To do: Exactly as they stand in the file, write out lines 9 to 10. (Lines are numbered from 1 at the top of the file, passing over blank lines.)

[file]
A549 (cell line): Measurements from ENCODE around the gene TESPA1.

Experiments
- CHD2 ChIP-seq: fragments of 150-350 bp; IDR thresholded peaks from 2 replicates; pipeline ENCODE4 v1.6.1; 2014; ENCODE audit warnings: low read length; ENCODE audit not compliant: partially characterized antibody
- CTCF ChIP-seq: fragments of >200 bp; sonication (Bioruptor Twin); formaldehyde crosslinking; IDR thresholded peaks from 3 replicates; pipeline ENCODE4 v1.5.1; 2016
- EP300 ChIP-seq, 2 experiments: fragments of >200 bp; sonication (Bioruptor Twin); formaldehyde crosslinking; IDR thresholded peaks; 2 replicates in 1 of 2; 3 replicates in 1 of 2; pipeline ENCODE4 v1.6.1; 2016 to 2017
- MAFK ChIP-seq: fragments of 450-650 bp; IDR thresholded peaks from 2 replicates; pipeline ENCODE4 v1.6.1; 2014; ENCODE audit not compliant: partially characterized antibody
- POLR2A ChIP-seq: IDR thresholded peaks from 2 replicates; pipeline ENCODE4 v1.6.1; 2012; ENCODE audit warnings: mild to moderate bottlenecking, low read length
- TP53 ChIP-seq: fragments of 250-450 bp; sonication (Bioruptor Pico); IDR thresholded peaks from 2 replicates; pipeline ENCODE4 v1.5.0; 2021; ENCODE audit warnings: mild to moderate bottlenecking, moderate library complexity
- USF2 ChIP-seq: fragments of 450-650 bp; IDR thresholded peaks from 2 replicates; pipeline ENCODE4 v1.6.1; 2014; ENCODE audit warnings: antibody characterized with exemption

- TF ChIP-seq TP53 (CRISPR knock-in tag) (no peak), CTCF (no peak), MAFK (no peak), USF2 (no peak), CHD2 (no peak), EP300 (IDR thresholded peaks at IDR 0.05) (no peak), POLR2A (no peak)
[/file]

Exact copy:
- USF2 ChIP-seq: fragments of 450-650 bp; IDR thresholded peaks from 2 replicates; pipeline ENCODE4 v1.6.1; 2014; ENCODE audit warnings: antibody characterized with exemption

- TF ChIP-seq TP53 (CRISPR knock-in tag) (no peak), CTCF (no peak), MAFK (no peak), USF2 (no peak), CHD2 (no peak), EP300 (IDR thresholded peaks at IDR 0.05) (no peak), POLR2A (no peak)